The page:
Yamaha Celebrates 30 Years of Digital Mixers

by George Petersen
in Milestones
Yamaha’s 1987 DMP7 was the company’s first digital console.
Yamaha’s 1987 DMP7 was the company’s first digital console.

Three Decades of Trailblazing Excellence

In 1987, Yamaha unveiled the DMP7, a groundbreaking digital mixer featuring channel parametric EQs, two internal effect processors, a stereo compressor, advanced scene memory that allowed instant recall of multiple mix setups and unique motorized faders that moved with each recall. The DMP7 also represented a significant company milestone as its first digital mixer, providing a solution for professional keyboard players and also for those mixing in live and studio situations.

Like many “first” products in any genre, the DMP7 definitely had its share of shortcomings. It offered eight unbalanced ¼-inch line inputs; no mic preamps; and the channel trims were located on the rear panel. However, what it did provide was a glimpse into the future of live sound mixing. Under its simple top panel were three Yamaha effects engines, and channel level, pan, EQ, phase and onboard DSP effects that could all be stored in 30 (or 97, with the optional memory cartridge) user presets for immediate recall. Among the early adopters of the DMP7 was FOH engineer Stanley Miller, who found it to be ideal for automating effect and channel settings for Neil Diamond’s tours.

In the three decades since that time, Yamaha has continued to define and redefine the art of the digital console for live applications, with some 22 unique products along the way.

‡‡         The Early Days

Yamaha got an early start in the field of professional mixing consoles with the introduction of its first PM series analog mixer in 1972, which led to a string of extremely successful launches. Yamaha’s first pro audio mixers — the PM series — made an inauspicious debut in 1972, with the PM200, a mono mixer with unbalanced inputs and outputs. That was followed by the PM400, which took it up a notch with balanced I/Os and stereo operation, but the revolution arrived with 1974’s PM1000 — an analog board whose modular design, transformer-balanced I/Os, 4x4 matrix, 3-band channel EQ and rock-solid construction truly laid down the future of Yamaha as a world standard. Although long-since replaced by the newer PM2000, PM3000, PM4000 and PM5000 analog designs, the PM1000 lives on today as a popular DIY project, with enthusiasts rack-mounting and re-capping individual input modules, used as channel strips.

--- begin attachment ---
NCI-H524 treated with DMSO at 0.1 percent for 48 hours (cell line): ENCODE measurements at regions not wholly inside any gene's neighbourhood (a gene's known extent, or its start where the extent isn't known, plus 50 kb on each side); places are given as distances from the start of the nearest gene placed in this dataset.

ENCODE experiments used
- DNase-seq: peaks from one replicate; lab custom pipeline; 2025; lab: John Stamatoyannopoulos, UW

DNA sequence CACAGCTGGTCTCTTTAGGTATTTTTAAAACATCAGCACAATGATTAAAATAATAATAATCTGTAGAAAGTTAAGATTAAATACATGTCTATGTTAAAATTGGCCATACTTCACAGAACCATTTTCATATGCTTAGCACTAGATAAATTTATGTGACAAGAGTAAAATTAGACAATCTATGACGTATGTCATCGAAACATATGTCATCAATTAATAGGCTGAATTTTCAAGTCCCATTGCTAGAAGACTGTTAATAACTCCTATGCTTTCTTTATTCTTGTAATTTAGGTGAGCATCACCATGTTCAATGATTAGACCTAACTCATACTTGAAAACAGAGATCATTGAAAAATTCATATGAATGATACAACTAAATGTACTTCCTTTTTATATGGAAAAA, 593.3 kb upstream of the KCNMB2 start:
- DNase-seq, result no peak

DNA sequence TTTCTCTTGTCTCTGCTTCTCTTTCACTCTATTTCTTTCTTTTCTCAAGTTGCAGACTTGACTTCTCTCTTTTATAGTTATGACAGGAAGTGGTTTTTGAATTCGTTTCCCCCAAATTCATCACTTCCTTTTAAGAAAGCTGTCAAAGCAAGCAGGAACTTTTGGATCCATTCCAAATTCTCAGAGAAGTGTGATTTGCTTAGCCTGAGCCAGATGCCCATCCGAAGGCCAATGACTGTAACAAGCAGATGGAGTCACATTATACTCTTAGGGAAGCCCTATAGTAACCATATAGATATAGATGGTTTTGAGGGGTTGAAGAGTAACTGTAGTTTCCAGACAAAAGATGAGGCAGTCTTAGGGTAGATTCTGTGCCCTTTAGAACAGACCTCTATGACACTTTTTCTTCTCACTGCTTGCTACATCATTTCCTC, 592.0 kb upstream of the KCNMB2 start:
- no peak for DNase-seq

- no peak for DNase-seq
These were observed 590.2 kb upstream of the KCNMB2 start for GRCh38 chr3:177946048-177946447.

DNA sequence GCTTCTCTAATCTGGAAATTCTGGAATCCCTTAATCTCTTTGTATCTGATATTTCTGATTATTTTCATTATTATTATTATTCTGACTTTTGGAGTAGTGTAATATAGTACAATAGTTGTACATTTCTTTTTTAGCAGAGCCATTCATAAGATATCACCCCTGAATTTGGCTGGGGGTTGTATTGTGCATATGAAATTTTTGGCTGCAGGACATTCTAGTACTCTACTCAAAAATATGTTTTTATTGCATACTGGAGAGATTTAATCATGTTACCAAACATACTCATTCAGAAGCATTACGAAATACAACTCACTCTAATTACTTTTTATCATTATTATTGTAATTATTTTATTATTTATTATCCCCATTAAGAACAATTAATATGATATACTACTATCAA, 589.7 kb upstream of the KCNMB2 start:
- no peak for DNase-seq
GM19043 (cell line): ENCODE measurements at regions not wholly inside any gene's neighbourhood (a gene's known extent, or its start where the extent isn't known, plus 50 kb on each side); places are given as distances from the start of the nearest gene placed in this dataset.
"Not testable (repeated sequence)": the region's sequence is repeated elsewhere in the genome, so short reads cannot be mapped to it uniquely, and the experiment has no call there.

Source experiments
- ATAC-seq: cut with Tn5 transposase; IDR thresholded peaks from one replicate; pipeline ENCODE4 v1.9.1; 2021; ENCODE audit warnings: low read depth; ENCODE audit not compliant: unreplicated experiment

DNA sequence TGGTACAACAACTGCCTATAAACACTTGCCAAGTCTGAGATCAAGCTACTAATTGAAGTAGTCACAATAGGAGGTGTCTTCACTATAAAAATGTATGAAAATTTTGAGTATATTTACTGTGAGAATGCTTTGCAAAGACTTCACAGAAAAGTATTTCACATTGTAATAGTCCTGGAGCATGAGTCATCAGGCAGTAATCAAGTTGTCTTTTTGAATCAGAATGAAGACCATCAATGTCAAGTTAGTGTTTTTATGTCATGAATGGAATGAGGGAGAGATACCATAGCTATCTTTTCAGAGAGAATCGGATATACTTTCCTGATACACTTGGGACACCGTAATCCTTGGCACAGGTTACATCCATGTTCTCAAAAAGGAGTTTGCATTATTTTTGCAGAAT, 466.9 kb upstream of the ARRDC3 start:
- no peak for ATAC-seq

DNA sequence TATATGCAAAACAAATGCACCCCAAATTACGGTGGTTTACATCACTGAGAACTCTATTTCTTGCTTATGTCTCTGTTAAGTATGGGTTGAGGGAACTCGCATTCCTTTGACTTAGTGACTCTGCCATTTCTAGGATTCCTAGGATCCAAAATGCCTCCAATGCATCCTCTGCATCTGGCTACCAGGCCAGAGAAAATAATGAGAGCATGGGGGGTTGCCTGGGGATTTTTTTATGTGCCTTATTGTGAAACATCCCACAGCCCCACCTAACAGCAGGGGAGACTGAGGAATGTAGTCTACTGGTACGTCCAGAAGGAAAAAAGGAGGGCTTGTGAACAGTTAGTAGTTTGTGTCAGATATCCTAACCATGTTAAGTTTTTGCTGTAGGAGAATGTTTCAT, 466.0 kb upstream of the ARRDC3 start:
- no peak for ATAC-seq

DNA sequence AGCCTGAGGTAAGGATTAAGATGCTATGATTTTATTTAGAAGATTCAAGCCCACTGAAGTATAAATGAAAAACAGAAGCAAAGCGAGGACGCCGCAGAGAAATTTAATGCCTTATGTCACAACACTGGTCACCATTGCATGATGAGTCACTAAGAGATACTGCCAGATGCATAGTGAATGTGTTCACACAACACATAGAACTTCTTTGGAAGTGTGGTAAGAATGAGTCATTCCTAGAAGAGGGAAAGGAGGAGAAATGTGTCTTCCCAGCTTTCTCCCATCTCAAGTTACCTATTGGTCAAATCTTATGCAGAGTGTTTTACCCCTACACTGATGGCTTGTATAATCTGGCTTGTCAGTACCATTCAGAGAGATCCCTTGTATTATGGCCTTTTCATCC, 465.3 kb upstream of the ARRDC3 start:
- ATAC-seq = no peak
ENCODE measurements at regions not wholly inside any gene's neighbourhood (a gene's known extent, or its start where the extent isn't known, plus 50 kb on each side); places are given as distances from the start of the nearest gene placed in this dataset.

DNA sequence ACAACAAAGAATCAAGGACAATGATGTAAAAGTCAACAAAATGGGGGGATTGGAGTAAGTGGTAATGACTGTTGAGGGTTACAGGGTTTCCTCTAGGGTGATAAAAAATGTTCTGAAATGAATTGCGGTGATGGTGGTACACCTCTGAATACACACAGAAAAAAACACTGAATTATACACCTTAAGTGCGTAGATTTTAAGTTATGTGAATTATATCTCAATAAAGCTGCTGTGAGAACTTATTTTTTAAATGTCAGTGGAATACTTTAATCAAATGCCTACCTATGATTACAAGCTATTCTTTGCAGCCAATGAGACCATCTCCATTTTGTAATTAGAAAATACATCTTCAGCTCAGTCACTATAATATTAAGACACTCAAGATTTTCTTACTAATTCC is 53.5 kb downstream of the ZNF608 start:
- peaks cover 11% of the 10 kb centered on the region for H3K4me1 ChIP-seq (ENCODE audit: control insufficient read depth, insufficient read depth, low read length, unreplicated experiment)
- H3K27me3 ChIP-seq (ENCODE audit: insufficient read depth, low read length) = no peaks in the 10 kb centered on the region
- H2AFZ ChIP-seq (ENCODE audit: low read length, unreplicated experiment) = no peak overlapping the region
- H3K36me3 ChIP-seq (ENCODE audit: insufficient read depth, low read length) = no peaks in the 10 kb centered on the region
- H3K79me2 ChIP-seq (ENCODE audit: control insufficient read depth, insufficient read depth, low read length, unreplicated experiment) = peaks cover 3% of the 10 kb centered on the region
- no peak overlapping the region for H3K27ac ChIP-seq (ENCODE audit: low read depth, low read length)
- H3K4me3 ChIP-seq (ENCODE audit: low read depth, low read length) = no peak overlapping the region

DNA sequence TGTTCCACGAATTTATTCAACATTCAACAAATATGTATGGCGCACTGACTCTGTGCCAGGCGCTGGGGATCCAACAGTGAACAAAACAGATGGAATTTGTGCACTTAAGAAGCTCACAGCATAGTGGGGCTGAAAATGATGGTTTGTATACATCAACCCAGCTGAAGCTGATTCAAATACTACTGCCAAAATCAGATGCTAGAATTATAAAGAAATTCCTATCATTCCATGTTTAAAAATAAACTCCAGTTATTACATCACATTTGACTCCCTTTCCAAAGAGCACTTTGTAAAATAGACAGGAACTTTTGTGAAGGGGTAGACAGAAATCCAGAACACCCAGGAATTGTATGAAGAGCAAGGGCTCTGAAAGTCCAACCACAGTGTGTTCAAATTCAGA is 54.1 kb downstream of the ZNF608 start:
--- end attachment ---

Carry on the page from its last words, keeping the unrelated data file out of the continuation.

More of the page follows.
Having built an enviable reputation for reliability, Yamaha’s segue into the digital realm was a natural, and easily proved that a digital mixer was as reliable as, or even more, reliable than an analog mixer.

Many commonplace features found on today’s digital mixers were pioneered by Yamaha, and its 30 years of digital-mixer history was punctuated by several key products.

The 02R was a hit on its release in 1995.

‡‡         The 02R (1995)

Although intended as a 20-bit studio board, at $10,000, the O2R was also incorporated into live performance sound reinforcement applications, with 44-channel mixing capacity with 4-band parametric EQ, limiter/compressor/gate on every channel and output bus, input delays, four I/O card slots accommodating ADAT, DA-88, S/PDIF and AES/EBU signals; and two SPX-quality internal effects processors. Perhaps one of the 02R’s coolest features was a simple cascade port on the rear panel, which allowed multiple consoles to be linked for more I/Os, creating a fully loaded 80-input board for less than $20,000. And as the 02R was software-based, later updates added new functionality such as surround mixing. It was an immediate — and worldwide — hit.

Eventually, the 02R was replaced with the 02R96, a 56-input, 24-bit/96kHz board with full mix interfacing with popular DAWs.